Mush with P.R.I.D.E. now mandatory for Iditarod mushers
The Iditarod Trail Sled Dog Race board voted Friday to make a longstanding kennel care program mandatory for all mushers participating in the 2019 race.
The program, known as Mush with P.R.I.D.E., was first designed in the early 1990's as a way to give guidelines on humane treatment of sled dogs to mushers.
"If you show up in a kennel and can't show me a bag of dog food, something is wrong," said four-time Iditarod champion Martin Buser.
The program also helped newer mushers learn responsible dog care tips from seasoned veterans.
"We just wanted to disseminate information," said Buser. "We tried not to micromanage because what works here might not work there."
The idea was to design guidelines that could be broad enough to be applicable for dog owners across the world.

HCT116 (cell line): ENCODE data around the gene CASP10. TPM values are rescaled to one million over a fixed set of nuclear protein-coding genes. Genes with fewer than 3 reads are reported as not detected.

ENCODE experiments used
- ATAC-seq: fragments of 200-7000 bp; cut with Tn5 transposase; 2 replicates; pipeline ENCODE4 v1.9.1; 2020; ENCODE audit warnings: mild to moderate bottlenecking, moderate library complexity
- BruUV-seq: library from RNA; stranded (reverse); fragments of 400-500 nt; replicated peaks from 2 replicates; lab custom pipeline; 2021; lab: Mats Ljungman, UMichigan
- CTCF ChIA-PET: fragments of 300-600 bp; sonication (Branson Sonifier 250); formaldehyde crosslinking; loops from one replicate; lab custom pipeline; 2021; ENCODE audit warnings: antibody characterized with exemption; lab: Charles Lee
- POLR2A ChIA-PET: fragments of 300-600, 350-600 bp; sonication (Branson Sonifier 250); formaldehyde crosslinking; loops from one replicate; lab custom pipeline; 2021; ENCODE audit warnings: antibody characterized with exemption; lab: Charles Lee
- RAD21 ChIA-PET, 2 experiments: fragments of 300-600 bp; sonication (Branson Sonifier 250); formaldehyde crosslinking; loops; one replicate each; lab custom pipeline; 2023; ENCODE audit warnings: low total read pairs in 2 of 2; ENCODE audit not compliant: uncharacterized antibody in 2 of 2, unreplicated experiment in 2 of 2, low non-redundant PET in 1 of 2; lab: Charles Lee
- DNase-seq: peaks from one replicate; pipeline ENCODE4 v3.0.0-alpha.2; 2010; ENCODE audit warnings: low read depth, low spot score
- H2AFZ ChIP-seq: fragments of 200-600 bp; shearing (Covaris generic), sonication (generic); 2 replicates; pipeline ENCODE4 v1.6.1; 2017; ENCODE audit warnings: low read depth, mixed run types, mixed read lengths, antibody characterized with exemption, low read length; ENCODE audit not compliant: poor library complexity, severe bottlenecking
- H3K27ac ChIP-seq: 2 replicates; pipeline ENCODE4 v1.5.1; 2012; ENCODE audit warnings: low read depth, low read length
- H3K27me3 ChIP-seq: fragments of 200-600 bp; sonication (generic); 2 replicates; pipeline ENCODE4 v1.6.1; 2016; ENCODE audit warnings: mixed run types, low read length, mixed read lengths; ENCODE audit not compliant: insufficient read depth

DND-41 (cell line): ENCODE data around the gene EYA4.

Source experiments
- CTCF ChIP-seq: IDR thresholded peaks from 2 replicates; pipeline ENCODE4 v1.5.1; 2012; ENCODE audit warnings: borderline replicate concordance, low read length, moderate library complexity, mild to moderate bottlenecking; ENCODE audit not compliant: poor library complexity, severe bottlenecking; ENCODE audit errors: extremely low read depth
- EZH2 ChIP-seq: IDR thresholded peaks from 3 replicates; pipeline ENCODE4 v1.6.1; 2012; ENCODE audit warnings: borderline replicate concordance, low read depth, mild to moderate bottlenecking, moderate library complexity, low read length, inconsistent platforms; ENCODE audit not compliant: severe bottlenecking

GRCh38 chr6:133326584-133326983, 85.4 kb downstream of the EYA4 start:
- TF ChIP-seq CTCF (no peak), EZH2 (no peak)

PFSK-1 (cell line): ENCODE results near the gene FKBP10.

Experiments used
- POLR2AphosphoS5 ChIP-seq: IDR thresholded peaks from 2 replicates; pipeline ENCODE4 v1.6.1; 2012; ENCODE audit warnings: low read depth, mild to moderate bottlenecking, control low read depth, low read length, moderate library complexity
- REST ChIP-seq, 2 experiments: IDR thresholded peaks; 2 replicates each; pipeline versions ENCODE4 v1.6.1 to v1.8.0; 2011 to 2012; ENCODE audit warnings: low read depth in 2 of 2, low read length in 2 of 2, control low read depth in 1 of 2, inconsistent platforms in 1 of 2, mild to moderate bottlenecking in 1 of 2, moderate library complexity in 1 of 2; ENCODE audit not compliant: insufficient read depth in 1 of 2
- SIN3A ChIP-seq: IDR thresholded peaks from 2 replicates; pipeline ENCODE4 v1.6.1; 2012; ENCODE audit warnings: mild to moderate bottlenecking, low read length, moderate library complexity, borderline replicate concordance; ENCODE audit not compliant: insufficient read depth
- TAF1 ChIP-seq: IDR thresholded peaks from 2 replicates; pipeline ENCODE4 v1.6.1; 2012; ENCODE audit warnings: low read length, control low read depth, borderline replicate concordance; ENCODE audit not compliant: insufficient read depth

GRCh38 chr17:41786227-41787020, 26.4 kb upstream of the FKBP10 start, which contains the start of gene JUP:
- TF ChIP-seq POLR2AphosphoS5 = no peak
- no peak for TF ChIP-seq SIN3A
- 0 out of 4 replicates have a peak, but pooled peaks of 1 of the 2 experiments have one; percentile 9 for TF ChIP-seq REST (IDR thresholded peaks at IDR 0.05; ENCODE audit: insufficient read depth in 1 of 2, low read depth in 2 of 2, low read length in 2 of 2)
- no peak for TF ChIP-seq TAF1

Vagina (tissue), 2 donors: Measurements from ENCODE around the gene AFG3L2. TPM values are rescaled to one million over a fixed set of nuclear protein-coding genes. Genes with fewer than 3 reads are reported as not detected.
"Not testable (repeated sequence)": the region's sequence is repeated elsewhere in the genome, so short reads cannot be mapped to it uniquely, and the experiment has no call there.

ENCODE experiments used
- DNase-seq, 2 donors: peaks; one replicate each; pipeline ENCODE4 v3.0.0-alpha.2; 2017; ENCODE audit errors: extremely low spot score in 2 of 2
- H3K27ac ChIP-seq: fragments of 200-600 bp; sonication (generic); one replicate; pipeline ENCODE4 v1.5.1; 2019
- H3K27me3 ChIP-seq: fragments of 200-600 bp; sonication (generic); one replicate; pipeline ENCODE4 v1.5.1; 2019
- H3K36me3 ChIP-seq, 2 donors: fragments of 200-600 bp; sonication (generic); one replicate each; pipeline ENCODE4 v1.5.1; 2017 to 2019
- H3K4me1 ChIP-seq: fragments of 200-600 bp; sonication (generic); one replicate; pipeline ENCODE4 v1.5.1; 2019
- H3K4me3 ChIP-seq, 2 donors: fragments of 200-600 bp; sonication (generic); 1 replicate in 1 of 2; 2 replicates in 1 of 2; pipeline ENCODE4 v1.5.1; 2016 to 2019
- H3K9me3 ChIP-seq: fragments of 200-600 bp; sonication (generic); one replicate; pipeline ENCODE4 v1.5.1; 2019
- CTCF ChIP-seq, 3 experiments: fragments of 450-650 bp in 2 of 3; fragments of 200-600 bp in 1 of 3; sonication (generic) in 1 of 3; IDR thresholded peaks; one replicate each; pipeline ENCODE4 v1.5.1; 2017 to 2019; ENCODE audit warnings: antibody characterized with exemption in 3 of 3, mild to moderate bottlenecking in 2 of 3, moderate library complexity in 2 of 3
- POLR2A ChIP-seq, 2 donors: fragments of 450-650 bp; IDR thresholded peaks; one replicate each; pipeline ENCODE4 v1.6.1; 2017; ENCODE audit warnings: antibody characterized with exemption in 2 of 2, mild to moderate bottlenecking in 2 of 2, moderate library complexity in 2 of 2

Mush with P.R.I.D.E. which stands for Providing Responsible Information on a Dog's Environment, gave an exhaustive list of guidelines to mushers.
There were long descriptions on how to feed, train and house sled dogs as well as detailed diagrams.
Before racing to Nome in 2019, all mushers will need to sign up to the guidelines and self-certify. Inspections with a detailed checklist would then only occur if there was a credible report of non-compliance.
In an email, three-time Iditarod champion Mitch Seavey wrote that mushers won’t have a problem with the standards because most exceed them anyway.